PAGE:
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Putin, Ukraine and the madman theory of diplomacy

Will there be a war in Ukraine? The one man who might know for sure is Vladimir Putin. The Russian president has ordered the build-up of troops on the borders of Ukraine. The ultimate decision about whether to invade will be his alone.

But how will Putin decide? That depends on which version of the Russian leader you believe in: Putin the Rational or Vlad the Mad.

Most western policymakers believe in Putin the Rational. They argue that, after more than 20 years in power, the Russian leader is a known quantity. He is ruthless and amoral. But he is also shrewd and calculating. He takes risks, but he is not crazy.

But there are other analysts who fear the Russian leader is turning into Vlad the Mad. They think that Putin has been in power for too long and is growing increasingly out of touch and paranoid. His isolation during the pandemic has made matters worse. Vlad is listening to a dangerously small circle of nationalist advisers.

As evidence that Putin the Rational has morphed into Vlad the Mad some point to the Russian leader’s recent penchant for publishing long, nationalist essays on history and culture. There was his 5,000-word blast on the “Historical unity of Russians and Ukrainians” published in July — which portrayed the independence of Ukraine as a historical aberration.

The previous year Putin published a long essay on the origins of the second world war, arguing that Britain and France had deliberately encouraged Nazi Germany to attack the Soviet Union. These passionate musings suggest that the Russian leader may increasingly be driven by emotion and eccentric theories.

Western diplomacy on Ukraine is still largely designed to deal with Putin the Rational. Emmanuel Macron, France’s leader, travels to Moscow this week in an attempt to reason with Putin and strike a bargain.

Both the US and the Europeans are pursuing a policy that could be described as “deterrence plus off-ramps”. The goal is to show Putin that the price of attacking Ukraine will be too high. The Russian military will suffer heavy casualties, the Russian economy will be hit with devastating sanctions and the Russian nation will be increasingly isolated.

Set against this unappealing prospect, the west is trying to give Putin “off-ramps” — diplomatic options, which afford him the prestige of great power status and the opportunity to start wide-ranging talks on security in Europe.

Hopes that Putin may make a rational calculation to turn away from conflict have been raised by some of his recent comments. His suggestion that the US is deliberately trying to goad Russia into a war could be seen as preparing the ground for a climbdown. After all, why go to war — if that is what your enemy wants you to do?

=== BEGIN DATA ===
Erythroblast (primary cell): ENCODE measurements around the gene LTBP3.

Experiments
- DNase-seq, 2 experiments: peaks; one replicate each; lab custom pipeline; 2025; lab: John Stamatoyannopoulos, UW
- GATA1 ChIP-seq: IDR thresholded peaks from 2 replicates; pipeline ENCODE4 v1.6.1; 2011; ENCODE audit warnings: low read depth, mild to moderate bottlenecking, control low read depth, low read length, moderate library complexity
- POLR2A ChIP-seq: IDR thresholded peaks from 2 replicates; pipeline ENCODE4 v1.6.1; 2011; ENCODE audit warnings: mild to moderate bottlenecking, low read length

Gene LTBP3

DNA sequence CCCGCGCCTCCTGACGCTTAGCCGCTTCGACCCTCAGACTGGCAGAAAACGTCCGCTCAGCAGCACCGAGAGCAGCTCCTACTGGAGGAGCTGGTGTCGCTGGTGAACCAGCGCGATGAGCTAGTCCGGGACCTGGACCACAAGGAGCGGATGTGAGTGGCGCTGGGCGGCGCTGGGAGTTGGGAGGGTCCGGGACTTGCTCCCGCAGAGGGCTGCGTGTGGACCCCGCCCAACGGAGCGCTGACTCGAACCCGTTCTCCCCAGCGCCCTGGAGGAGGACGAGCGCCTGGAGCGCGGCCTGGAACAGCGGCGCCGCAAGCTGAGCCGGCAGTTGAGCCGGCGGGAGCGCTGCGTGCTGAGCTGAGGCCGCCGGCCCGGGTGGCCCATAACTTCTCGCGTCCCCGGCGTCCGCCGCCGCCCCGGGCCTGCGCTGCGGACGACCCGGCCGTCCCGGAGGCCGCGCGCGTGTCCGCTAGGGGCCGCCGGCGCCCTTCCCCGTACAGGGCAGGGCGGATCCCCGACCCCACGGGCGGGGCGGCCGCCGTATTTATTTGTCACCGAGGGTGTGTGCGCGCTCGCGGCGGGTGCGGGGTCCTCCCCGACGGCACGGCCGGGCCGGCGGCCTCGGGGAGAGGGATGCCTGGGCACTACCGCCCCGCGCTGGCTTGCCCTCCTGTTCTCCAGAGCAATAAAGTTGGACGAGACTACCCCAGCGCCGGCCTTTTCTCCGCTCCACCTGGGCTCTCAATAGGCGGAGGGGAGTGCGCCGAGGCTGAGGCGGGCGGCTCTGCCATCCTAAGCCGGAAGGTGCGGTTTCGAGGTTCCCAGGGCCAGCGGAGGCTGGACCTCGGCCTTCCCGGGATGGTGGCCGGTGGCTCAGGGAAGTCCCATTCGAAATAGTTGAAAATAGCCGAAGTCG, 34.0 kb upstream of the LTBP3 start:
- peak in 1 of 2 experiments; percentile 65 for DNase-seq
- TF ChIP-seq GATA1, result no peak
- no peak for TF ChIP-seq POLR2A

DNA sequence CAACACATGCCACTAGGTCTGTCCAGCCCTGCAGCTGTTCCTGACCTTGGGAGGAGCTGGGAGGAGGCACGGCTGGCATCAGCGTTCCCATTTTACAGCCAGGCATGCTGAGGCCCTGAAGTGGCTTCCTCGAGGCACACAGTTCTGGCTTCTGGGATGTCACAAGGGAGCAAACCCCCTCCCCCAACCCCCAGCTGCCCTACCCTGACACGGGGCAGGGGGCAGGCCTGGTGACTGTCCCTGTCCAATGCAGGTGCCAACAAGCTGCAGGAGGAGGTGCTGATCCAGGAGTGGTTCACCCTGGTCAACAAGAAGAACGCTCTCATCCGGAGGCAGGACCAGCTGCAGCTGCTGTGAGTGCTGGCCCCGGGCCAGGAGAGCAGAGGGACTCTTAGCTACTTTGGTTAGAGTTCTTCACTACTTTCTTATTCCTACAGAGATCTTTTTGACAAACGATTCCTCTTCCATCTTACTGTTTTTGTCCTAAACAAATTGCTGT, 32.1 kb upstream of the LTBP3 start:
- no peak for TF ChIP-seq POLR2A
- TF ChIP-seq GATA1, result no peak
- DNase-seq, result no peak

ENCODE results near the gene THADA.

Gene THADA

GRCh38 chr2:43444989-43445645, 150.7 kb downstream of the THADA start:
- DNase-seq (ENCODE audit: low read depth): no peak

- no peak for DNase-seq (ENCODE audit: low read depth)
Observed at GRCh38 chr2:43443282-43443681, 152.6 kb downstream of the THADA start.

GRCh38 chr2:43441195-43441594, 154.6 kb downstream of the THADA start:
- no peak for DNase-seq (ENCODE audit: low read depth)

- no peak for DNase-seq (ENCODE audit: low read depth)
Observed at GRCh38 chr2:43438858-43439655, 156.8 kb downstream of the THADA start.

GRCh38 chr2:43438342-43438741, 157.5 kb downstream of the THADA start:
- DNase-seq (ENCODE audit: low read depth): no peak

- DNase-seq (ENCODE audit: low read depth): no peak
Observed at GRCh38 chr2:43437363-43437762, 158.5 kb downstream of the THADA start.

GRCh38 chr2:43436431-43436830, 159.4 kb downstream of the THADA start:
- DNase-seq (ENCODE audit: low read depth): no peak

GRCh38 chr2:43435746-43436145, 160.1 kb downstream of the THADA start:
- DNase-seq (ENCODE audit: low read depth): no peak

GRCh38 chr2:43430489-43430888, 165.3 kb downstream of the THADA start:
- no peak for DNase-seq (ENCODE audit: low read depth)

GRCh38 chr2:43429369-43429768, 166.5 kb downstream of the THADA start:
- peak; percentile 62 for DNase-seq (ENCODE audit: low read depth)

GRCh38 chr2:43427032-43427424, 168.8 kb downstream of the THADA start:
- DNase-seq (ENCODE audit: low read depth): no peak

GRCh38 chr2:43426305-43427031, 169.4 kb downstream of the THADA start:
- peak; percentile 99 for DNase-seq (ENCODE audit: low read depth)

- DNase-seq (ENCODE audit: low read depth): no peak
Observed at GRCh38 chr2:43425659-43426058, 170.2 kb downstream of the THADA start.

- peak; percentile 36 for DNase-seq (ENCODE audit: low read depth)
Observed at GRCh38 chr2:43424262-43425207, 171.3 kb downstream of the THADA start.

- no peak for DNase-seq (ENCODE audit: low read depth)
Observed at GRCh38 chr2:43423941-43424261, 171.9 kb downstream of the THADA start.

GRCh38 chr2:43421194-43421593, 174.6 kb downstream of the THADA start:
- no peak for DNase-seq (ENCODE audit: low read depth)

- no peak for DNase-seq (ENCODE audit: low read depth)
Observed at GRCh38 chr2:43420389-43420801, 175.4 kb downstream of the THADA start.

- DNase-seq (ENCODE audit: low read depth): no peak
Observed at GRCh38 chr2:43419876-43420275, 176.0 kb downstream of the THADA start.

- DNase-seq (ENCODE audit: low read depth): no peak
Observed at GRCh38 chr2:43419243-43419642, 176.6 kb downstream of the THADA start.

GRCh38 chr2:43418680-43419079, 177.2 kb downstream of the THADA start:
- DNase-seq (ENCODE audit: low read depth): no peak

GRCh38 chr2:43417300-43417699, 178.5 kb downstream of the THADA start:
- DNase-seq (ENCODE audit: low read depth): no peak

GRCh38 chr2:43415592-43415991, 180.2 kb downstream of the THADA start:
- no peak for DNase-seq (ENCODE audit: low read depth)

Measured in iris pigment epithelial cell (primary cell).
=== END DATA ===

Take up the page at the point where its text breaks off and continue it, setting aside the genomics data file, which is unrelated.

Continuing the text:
But the prevailing American assumption is still that war is more likely than not. This view is based not on what Putin is saying — but on what he is doing. Over the past fortnight, the Americans have seen an intensification of Russia’s military build-up. They are particularly concerned by a new concentration of forces in Belarus — just two hours’ drive north of the Ukrainian capital, Kyiv. The newly-pliant Belarusian leader, Alexander Lukashenko, is allowing Moscow to use his country as a base for a possible invasion. The Russians are also completing all the logistical preparations that would be needed for war.

Military analysts think that Russian forces could probably surround or even occupy Kyiv quite quickly, if ordered to. But believers in Putin the Rational argue that the Russian leader knows that a full-scale invasion of Ukraine would be folly. They think that Putin is more likely to take limited military action — perhaps confined to eastern Ukraine, where there is already a low-level conflict between the Ukrainian army and pro-Russian forces.

A limited offensive, designed to give the Ukrainians a “bloody nose”, might divide rather than unite the west as allies squabbled about the response. The Ukrainian government could be destabilised and might fall. And Russia would preserve the option of recognising parts of eastern Ukraine as separate republics. All of these moves could be classed as risky, but rational.

But if Vlad the Mad is now running the show, it is possible that Russia will take much more radical action. What if Putin believes his own propaganda? A passionate belief in the “unity of Russians and Ukrainians” — combined with a paranoid belief that America is manipulating events in Ukraine — may lead the Russian leader to dangerously underestimate the reality of Ukrainian nationalism. As a result, Putin may not fully comprehend the extent of opposition that Russian forces will encounter, if they attempt to invade and occupy Ukraine.

A final twist is that Putin the Rational may be pretending to be Vlad the Mad. It was Richard Nixon who outlined the “madman theory”, when the US president told aides that it could be helpful if America’s enemies thought he was crazy enough to use nuclear weapons. Putin is said to be planning high-profile nuclear weapons exercises in the coming weeks — which would be a move straight from the “madman” playbook. But the line between acting like a madman and being a madman is disconcertingly thin.

gideon.rachman@ft.com

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